Soft Skills: What are they and Why do you need them?
You’ve surely heard the term before and you probably have some idea of what “soft skills” are. Over the past few years, people-oriented professional soft skills have been a hot topic in the HR community. To be more precise, HR folks talk a lot about the difficulty of finding candidates that possess soft skills along with the requisite “hard” technical knowledge that they need to succeed.
Let’s define exactly what soft skills are. Soft skills fall into six specific categories:
Communications – Examples of this type of soft skill are active listening skills, and the ability to speak and to write with an emphasis on conveying ideas and opinions in a clear, professional, and polite manner.
Decision-making and problem-solving – the ability to analyze and make a determination. This category of soft skills also includes creativity, abstract thinking, and the ability to learn from experience (and from mistakes).
Self-management – the initiative required for effective work. Examples of self-management soft skills include efficiency, a sense of urgency, the ability to adapt, working well under pressure and deadlines, and the ethical standards that govern personal behavior and interactions with others.
Teamwork – the ability to work and play well with others. Teamwork strengths include responsibility, accountability, and the ability to share ideas in a way that is positive and encouraging.
Professionalism – the characteristics that govern the quality of relationships with customers, peers, and managers. Attributes of professionalism also include the ability to accept direction and the sensitivity demonstrated in difficult business or personal situations.
Leadership – capability to see the big picture and to manage change. Leadership traits include the willingness both to lead and to follow and the ability to motivate others.
Soft Skills and Emotional Intelligence
These examples of the six categories of soft skills make it easy to understand why they are considered important. Soft skills describe the attributes of successful and productive employees and leaders. But there’s another important reason that you should focus on development of these characteristics:
85% of your financial success is due to your personality and ability to communicate, negotiate, and lead. Only 15% is due to technical knowledge.
This statistic stems originally from research conducted in 1918 at Carnegie Mellon by physicist and engineer Charles Riborg Mann. It has gained currency with more recent studies and research in a newer area that is termed Emotional Intelligence. The phrase was coined by two researchers, Peter Salavoy and John Mayer, and popularized by psychologist Daniel Goleman in his 1995 book with the same name (Emotional Intelligence). In the book, Goleman defines an Emotional Intelligence Quotient (EQ) – a measure of a set of skills that include “control of one’s impulses, self-motivation, empathy, and social competence in interpersonal relationships.” 1 There’s an obvious relationship between Emotional Intelligence and soft skills. Essentially, it’s emotional intelligence that enables the soft skills characteristics.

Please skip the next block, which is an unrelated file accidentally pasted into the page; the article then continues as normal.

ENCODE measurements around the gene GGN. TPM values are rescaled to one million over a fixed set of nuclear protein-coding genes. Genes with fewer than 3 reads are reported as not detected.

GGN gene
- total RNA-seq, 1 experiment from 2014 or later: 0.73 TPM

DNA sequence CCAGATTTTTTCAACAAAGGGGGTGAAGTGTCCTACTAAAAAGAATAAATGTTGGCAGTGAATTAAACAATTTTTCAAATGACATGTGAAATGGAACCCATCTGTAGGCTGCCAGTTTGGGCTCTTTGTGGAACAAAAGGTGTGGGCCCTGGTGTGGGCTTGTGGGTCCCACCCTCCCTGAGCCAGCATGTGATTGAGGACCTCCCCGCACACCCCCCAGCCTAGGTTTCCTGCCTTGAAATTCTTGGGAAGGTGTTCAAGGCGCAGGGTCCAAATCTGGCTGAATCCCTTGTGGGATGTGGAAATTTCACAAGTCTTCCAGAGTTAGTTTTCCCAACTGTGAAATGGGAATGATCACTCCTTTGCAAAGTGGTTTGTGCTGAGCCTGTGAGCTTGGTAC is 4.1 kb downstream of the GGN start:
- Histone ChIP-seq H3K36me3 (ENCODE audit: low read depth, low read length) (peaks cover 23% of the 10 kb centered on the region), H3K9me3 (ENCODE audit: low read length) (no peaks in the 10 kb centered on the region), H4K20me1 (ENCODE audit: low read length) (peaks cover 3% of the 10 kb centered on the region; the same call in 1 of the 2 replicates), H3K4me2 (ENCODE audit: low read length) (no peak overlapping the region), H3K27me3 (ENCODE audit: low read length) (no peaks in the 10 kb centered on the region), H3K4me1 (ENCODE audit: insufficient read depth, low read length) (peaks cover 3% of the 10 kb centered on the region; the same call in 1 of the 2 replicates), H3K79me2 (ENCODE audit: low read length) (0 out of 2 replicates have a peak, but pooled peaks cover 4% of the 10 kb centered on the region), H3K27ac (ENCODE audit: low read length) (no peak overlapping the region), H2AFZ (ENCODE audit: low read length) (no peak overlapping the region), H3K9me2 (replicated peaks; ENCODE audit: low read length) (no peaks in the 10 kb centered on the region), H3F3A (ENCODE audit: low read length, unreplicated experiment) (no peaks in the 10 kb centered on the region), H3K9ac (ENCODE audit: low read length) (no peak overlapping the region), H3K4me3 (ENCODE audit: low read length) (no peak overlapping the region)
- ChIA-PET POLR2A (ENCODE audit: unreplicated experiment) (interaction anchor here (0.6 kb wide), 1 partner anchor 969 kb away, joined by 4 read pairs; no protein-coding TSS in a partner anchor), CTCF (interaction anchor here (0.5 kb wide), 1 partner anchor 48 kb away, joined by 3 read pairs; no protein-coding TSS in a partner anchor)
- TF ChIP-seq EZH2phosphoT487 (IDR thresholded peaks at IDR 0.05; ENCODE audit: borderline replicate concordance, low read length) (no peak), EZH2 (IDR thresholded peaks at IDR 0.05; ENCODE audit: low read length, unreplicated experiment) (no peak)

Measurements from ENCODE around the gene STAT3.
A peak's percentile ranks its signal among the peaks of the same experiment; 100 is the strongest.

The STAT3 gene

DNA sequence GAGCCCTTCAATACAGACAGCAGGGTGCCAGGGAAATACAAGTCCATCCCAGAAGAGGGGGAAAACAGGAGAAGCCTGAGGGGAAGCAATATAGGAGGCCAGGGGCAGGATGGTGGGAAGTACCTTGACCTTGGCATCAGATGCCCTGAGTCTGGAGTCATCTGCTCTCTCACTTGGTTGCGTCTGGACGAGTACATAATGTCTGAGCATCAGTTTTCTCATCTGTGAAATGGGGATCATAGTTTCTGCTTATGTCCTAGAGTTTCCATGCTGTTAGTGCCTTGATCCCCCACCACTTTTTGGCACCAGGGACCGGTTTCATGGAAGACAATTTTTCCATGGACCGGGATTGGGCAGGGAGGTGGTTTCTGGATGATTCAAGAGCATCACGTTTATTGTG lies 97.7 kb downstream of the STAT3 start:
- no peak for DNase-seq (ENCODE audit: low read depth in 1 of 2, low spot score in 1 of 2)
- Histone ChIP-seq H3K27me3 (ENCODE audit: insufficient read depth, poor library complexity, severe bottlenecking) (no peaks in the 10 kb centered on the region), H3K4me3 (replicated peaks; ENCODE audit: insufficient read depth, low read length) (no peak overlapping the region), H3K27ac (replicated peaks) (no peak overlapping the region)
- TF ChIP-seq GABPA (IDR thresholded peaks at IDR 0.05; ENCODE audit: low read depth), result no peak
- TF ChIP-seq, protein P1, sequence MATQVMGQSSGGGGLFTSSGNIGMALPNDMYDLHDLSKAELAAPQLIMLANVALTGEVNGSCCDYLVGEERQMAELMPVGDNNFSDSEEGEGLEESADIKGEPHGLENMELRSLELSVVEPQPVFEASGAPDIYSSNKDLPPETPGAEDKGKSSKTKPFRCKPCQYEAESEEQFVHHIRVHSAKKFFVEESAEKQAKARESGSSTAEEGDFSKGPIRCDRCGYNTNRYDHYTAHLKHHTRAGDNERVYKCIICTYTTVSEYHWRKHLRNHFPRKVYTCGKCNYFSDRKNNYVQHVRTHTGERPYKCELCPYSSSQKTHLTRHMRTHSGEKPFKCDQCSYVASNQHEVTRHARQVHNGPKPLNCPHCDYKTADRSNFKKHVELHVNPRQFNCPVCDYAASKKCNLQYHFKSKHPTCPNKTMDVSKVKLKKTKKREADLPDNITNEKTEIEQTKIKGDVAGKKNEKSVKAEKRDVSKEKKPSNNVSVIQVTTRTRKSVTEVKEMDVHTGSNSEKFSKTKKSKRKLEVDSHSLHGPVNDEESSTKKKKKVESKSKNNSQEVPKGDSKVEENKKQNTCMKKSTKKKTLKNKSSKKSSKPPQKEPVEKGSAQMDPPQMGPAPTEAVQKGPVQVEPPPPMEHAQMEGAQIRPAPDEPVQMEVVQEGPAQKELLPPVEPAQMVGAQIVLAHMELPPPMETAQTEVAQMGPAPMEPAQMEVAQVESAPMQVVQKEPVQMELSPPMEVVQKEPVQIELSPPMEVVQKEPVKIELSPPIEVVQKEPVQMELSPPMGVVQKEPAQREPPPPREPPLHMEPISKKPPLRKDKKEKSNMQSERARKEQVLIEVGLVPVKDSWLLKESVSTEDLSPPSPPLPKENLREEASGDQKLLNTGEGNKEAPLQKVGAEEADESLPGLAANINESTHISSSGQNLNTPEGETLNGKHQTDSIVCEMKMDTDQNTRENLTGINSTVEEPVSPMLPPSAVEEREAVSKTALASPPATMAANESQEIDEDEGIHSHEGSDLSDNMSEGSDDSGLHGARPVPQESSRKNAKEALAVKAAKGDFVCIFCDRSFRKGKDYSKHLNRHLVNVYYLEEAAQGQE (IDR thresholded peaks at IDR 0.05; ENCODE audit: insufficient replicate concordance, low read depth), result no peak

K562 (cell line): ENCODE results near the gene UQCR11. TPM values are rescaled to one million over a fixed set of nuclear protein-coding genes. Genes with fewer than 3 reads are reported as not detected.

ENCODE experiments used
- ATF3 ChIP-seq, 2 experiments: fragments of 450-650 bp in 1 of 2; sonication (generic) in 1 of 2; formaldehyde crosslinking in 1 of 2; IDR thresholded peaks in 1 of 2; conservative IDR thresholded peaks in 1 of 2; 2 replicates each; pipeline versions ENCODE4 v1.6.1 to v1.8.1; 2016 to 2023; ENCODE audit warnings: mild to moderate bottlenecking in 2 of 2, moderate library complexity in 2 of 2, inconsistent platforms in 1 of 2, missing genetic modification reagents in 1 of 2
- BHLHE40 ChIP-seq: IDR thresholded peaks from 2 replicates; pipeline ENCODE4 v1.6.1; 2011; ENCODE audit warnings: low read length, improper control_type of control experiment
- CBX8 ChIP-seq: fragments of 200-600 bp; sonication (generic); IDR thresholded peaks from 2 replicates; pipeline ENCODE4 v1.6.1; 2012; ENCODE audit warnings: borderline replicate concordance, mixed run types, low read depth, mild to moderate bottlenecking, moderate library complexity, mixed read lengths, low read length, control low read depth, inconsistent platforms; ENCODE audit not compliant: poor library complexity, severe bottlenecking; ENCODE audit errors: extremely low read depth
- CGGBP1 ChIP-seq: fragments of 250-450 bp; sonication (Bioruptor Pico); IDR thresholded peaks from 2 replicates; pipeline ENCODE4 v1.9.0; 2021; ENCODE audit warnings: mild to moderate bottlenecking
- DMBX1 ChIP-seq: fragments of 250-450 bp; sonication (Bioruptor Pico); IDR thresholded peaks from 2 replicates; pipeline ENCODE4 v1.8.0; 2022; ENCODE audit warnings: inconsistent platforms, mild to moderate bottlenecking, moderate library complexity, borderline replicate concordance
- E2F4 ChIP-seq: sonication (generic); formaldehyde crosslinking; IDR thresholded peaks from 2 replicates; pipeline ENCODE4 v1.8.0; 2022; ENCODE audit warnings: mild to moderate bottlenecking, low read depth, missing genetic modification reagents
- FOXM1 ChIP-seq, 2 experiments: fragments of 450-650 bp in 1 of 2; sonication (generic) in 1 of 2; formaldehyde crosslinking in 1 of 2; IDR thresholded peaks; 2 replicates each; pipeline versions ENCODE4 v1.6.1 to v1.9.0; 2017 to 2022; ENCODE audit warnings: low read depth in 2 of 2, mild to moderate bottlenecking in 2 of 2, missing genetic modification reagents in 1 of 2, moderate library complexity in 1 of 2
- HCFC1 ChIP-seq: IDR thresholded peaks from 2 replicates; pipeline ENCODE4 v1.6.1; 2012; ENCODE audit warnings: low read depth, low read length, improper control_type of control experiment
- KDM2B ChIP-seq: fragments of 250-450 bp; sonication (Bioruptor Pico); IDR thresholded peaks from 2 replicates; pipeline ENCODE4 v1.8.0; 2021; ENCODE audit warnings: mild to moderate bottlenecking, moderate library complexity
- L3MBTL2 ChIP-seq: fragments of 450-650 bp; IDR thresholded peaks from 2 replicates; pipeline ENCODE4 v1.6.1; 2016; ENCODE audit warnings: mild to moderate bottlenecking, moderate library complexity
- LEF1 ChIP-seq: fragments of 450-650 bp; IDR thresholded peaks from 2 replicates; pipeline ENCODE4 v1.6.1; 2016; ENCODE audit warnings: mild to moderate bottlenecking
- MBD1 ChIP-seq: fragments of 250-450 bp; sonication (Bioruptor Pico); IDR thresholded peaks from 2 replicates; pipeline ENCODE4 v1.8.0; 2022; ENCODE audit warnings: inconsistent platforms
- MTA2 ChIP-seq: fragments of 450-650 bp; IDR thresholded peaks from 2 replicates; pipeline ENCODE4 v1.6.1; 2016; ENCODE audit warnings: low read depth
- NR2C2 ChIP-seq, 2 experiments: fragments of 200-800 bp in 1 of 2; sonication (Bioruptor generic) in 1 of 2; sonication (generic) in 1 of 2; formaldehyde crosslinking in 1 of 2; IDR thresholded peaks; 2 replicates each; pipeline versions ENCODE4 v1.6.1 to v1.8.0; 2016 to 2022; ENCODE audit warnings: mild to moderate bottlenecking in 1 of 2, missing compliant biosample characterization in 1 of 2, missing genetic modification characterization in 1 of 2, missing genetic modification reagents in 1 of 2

According to Goleman, an individual needs an Intelligence Quotient (IQ) of 115, only slightly above average, to master the technical knowledge needed to be a doctor, lawyer, or business executive. Once people enter the workforce, IQ and technical skills are often similar among those on the same career path. Emotional Intelligence is the differentiator that determines who moves up the ladder. 2
The major difference between IQ and EQ is that EQ can be developed. Emotional Intelligence can be learned behavior. In an article for the Harvard Extension School blog, Laura Wilcox explains that development of EQ involves conditioned management of the interaction between the emotional and the cognitive sides of our brains. Because emotions are instinctive, wrapped up with survival reactions, they occur more rapidly than the rational analysis of the cognitive side of the brain. When the cognitive side can’t keep up, emotions can “hijack our ability to reason.”3
Developing EQ involves controlling our ability to manage emotional encounters, and also development of techniques to avoid triggering “emotional hijacks” in the people we associate with. Increasing your emotional intelligence is both a matter of self-control and a conscious process that affirms the emotional needs of others. Soft skills and Emotional Intelligence are closely intertwined. It’s easy to understand that people with high EQ are more likely to have well developed communications, teamwork, and leadership skills.
Soft skills are in high demand but potentially short supply. 2016 research by economist Guy Berger, Ph.D., indicates that U.S. hiring managers are experiencing a “soft skills shortage.” In Berger’s survey, 59% of hiring managers responded that soft skills were difficult to find, while 53% experienced difficulty sourcing “hard” technical skills. 58% of respondents indicated that lack of soft skills among candidates is “limiting their company’s productivity.”5